The Last Starfighter was one of the last of a wave of space opera/ science fantasy films in the wake of Star Wars. It had a large budget and a high-profile cast that included Richard Preston of The Music Man as the recruiter Centauri and Daniel O’Herlihy as the hero’s copilot Grig. Lance Guest had an effective double role as Alex and a robot assigned to replace him, and Catherine Mary Stewart appeared as his girlfriend. The effects included space ship sequences created with (then) advanced CGI. It was famously intended to be released simultaneously with a tie-in arcade game from Atari, responsible for the semi-3D Star Wars arcade game and the less fortunate E.T. and Krull tie-in games, but the legendary game maker backed out before the game was developed. The movie made at least $21 million against a $14M budget. At least one planned Atari 2600 game saw release under an alternate title, while others have been unearthed or created by fans. A tie-in game was finally released for NES at the very late date of 1990, reportedly a modified version of an originally unrelated PC game.

As with a number of movies featured here, I first saw this movie on TV in the early 1990s. It was good fun at the time, but didn’t make a big impression at the time. What fascinates me in hindsight is that this is a movie that should have aged like anchovy pizza without refrigeration. To begin with, the intended cross-platform marketing was as crass as the most notorious Eighties cartoon/ toy commercial; if successful, it would have made the movie more “meta” than the Deadpool franchise. The ambitious CGI are painfully archaic, while still being far too good to pass as a genuine 1980s video game. As a bonus, its release date was exceptionally disastrous, right after the infamous video game crash of 1983 and a year before Kenner gave up on the original Star Wars figure line. While nobody seems to have connected Atari’s withdrawal from the project to the company’s direct misfortunes with the ET game, I certainly will.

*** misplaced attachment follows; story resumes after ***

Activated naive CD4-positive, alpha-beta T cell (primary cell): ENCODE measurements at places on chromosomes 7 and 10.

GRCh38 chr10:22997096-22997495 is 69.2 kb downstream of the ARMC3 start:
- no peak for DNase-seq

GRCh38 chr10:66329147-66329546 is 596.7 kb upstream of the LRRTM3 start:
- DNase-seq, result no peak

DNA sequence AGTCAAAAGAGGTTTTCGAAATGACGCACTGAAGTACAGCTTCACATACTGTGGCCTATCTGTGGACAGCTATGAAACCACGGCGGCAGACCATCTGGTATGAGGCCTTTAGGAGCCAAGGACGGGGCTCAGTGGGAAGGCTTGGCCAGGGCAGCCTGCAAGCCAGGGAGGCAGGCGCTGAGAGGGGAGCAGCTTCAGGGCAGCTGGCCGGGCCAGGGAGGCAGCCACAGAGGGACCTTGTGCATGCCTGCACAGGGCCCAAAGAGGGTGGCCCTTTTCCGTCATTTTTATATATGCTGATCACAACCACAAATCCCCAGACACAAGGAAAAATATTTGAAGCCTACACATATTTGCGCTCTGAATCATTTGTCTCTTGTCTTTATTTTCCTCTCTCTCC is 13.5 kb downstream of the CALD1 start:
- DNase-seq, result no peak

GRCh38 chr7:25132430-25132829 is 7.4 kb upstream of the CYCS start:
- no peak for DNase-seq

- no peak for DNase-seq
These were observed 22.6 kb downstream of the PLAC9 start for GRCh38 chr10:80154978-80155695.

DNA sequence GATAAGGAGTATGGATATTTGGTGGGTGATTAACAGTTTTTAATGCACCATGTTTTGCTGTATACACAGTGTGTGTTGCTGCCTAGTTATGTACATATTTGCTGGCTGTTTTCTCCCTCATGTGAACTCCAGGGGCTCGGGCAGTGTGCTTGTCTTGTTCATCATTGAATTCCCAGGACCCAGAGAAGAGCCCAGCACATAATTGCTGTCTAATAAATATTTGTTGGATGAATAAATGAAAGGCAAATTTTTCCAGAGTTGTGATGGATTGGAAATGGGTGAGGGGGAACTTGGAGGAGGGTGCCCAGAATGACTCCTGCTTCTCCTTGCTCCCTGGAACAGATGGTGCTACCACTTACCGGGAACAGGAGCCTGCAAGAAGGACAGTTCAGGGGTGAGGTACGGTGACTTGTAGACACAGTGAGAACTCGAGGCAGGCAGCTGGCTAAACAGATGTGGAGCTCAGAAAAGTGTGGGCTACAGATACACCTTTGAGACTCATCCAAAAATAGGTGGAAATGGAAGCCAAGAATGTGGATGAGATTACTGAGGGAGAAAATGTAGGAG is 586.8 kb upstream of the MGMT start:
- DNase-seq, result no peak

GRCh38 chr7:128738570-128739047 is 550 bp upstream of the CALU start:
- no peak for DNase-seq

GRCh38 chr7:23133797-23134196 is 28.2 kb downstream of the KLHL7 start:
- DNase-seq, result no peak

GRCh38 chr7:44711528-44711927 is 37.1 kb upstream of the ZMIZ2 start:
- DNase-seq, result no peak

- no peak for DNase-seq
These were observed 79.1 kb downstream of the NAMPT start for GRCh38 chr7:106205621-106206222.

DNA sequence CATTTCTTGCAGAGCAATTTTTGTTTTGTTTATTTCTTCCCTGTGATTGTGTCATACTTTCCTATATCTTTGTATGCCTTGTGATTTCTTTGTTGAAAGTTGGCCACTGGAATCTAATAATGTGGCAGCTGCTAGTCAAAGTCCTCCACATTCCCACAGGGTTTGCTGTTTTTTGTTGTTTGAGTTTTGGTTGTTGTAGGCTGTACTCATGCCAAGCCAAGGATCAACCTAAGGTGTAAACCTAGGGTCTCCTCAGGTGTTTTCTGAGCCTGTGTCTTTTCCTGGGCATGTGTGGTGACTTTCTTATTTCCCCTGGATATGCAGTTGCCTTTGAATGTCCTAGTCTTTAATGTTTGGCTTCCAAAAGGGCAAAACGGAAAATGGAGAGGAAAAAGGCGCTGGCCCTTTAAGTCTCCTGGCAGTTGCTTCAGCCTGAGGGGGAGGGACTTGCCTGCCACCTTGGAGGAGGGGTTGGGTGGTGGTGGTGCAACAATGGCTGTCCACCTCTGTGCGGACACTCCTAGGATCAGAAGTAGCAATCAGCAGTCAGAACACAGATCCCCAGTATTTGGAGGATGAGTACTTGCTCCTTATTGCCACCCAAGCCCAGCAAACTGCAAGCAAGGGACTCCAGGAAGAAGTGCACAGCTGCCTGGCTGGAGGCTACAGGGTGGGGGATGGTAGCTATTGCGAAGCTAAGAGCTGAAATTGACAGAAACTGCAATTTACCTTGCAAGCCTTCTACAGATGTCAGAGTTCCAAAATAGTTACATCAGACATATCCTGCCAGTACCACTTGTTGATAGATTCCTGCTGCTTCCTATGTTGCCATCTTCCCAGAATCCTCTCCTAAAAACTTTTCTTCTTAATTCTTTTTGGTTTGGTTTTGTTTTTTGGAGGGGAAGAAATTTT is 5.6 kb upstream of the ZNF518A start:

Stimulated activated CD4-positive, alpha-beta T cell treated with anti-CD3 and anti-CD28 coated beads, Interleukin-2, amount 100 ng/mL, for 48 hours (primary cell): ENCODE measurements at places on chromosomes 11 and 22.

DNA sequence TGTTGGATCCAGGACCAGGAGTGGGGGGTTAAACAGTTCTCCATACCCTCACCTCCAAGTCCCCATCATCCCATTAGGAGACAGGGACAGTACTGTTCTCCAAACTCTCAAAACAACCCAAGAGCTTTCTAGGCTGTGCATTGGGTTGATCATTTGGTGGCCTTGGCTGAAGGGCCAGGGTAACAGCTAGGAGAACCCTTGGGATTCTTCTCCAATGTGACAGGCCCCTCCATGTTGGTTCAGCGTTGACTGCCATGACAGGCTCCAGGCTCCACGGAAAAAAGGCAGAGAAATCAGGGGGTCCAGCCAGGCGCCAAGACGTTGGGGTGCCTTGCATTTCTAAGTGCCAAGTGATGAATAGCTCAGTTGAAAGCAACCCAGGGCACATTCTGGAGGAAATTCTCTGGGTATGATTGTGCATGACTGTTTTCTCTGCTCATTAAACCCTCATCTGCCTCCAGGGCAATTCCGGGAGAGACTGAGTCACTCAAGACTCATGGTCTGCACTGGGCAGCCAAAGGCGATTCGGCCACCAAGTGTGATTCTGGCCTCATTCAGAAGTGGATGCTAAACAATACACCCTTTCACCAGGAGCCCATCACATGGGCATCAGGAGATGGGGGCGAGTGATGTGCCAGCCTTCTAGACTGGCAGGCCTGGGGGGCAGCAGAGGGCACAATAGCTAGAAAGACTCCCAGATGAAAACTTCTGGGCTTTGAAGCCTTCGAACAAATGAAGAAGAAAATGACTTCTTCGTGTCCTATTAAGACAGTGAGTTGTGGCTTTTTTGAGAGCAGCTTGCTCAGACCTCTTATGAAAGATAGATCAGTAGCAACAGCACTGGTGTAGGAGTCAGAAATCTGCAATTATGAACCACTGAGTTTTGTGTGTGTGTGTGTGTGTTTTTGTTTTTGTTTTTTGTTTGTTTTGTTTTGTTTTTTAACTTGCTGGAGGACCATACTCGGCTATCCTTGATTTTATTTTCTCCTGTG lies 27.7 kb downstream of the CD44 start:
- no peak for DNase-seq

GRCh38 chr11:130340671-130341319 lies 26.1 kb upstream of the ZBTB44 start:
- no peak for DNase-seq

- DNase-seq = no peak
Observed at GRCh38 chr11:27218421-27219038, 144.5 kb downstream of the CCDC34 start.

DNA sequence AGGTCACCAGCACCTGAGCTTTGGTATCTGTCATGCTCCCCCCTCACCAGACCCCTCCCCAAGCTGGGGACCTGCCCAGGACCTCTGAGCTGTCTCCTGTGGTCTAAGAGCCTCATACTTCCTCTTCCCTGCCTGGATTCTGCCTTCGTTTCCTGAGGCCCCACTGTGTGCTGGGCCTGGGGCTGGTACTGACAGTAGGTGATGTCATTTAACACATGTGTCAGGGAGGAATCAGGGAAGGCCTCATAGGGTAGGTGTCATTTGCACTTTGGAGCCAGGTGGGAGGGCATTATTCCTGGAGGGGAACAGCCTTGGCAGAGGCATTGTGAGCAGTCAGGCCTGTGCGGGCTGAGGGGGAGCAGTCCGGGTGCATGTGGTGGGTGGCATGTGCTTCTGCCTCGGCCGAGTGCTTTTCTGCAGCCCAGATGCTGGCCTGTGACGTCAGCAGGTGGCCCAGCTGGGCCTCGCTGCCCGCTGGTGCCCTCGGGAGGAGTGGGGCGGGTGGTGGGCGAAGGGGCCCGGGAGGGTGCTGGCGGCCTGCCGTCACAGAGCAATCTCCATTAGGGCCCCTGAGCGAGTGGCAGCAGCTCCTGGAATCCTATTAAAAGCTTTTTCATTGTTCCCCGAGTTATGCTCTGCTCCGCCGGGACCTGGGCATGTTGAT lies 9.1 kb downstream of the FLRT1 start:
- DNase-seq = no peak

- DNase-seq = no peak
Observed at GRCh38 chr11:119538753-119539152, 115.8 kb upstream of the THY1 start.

Yet, the movie works, and for once I’m not the voice in the wilderness when I say it; this is another of the few movies I got requests for before deciding to include it. (And thank the Logos, it’s not Space Mutiny!) The acting and dialogue (especially from Preston and O’Herlihy) is among the best of any vintage genre film.  The practical effects are likewise top-notch, supplying very convincing aliens as well as the bonkers spacecar rig driven by Preston. The stone-age CGI actually succeeds in blurring the line between the gameplay of the opening scenes and the posited “real” world of the space war, while the story gives a measure of logic to the obvious video game setup. The design of the Gunstar (from Alien production designer and Dark Star alumnus Ron Cobb) even makes a fair amount of sense, with an almost Art Deco sense of smoothness and speed. Over it all is a sense of sincerity that ought to be almost painful, especially given the commercialism surrounding the production. Once again, it really works, with plenty of help from the soundtrack.